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As part of a project for a wind turbine assessment, I would like to make a wire frame image to compliment my Viewshed / line of sight and Photo montage.

I have never created a wire frame image from dem data and haven´t got a clue where to start.

Could anyone direct me in the right direction regarding software..preferably OpenSource!?

Cheers,

Robert

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Do you have tools to create a TIN from your DEM? –  Kirk Kuykendall May 16 '12 at 15:59
    
Yes. I have ArcGIS Spatial Analyst. –  Robert Buckley May 17 '12 at 18:48

3 Answers 3

up vote 5 down vote accepted

I'm not sure if this helps, but Maperitive can generate a 3D relief model using NASA SRTM DEM data, and then export it into a COLLADA file. You can then load it into tools like SketchUp and turn on the wireframe mode.

Neither of these tools are open source, but they are both free.

enter image description here

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WindPro, WindFarm and WindFarmer are the big three proprietary software tools that do this. To generate a wireline image using ArcGIS you would really need 3D Analyst. Alternatively you can use GRASS to create a TIN and display it in 3D. Indeed you could import your dem into a 3D modelling package such as Blender or possibly Sketchup (not tried the latter for this).

I don't know of any free wind farm tools that offer wireframes and the images above are only half the story when it comes to wirelines for a wind farm Visual Impact Report.

You need to be aware of a couple of things:

  1. A windfarm wireline image includes scale turbines as well
  2. You must be able to accurately (and demonstrably) set the horizontal and vertical included anlge of view to a known value (usualy between about 70-90 degrees though other values are often specified in certain circumstances).
  3. The wireline and turbines must all be scaled to represent the view through a specified camera lense (usually a fixed-focus 50mm lens).

More Details:
The wireline image for wind farm representation is rarely just the bare landscape. Usually it includes the turbines as well to give an impression of the scale of the development within the context of the massing and form of the landscape. Increasingly, these days, the wireline also includes neighbouring windfarms too to help in the assessment of cumulative visibility and visual dominance.

So, you realy need a package where you can also represent your turbines at the right locations and scales. The proprietary packages do exactly this and also allow you to take the next step, which is to generate a photomontage using a panorama image of the landscape with the turbines overlaid on top (but eddited 'into' the image to account for partial visibility through trees for instance). Usually the photomontage is displayed with just the turbines (rendered as realistic elements) but alongside the wireline. In the photomontage, you must set the sun angle for the rendering of the turbines to match that in the photo, obviously. To match the photo, the wireline will need to be in a cylindrical projection (copying the panning action of the camera on the tripod in the field).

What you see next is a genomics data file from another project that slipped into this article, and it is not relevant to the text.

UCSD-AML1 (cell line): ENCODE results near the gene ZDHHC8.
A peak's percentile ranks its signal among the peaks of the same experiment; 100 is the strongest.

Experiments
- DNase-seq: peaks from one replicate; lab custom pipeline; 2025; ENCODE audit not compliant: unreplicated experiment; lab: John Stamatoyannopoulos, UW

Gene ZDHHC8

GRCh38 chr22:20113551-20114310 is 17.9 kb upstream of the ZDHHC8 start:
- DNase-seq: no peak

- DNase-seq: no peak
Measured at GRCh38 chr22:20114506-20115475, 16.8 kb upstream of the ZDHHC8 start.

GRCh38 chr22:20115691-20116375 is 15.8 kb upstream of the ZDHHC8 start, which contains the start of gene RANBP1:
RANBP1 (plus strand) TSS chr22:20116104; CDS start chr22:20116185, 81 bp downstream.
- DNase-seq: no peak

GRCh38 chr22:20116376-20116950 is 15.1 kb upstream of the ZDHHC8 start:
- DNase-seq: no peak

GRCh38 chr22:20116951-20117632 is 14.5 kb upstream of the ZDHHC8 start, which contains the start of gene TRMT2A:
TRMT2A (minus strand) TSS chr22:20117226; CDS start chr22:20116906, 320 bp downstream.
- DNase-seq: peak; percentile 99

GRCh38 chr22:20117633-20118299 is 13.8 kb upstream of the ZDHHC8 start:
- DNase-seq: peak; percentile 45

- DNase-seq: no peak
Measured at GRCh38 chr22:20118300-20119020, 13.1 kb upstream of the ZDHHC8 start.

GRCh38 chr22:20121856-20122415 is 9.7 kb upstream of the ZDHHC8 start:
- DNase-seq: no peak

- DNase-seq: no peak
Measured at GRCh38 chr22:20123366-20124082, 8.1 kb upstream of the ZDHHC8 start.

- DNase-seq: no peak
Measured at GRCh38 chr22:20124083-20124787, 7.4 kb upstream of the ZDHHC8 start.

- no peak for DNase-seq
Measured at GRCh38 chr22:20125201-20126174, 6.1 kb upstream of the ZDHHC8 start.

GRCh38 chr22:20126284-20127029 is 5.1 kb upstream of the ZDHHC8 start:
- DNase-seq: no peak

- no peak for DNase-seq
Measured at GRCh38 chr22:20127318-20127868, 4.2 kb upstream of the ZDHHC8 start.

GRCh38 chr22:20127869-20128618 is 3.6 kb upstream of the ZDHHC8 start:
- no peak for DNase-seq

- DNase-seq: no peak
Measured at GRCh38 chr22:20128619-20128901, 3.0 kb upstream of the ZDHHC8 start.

To display the turbines, you will either have to use one of the proprietary tools or turn to a 3D modelling package. This is why I mention Blender and Sketchup. I use Blender for creating 3D landscape animations, so I know it can do it. I believe SketchUp could be used in a similar way and through Sketchup you can get scale turbine models from the Google repository, which can help you.

Final Presentation:
The final presentation of a wireline is usually landscape on a gate-folded A3 or longer piece of paper with the wireline occupying the top half of the page and below it, sometimes a corresponding photomontage but always an inset map showing the viewpoint location and azimuth together with a table of data detailing the included angle of view, coordinates of the viewpoint location and a description of it. Often there is also a count of the trubine tips and hubs theoretically visible (as these can sometimes be quite small and hard to spot in the wireline. The turbines are also often annotated with their IDs to allow cross referencing of the view with a map (though I believe you only have one turbine so that won't be necessary). The wireline itself is most often 'fishnet' or quad-based (i.e. you don't see triangles). I suspect this is not vital, but it is traditional and what landscape architects are most used to seeing, probably because there is less clutter. On that note, it is ok and common to use an adaptive grid for the wireline (reducing LOD into the distance).

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if you have Envi software which has solution for processing & analyzing geospatial imagery, you can do this easily with your dem data...

firstly load your file and then follow the instructions:

1.Topographic > 3D SurfaceView 
2.Select your Band
3.Select your resolution and resampling method
4.in new window, select Options
5.Select Surface Control
6.increase your vertical exaggration
7.surface style to Wire

in surface style, you can also select Ruled XZ, Ruled YZ and Point. in file menu you can save as them with this format : envi, bmp,hdf,jpeg, nitf,pict, tiff, geotiff, erdas imagine, arcview and esri grid....

i have created them for you (for details, see the original size)...

Wire Style:

wire

Ruled XY Style:

ruledxy

Point Style:

point

i hope it helps you...

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Fantastic stuff. Great images! –  Robert Buckley May 17 '12 at 18:49

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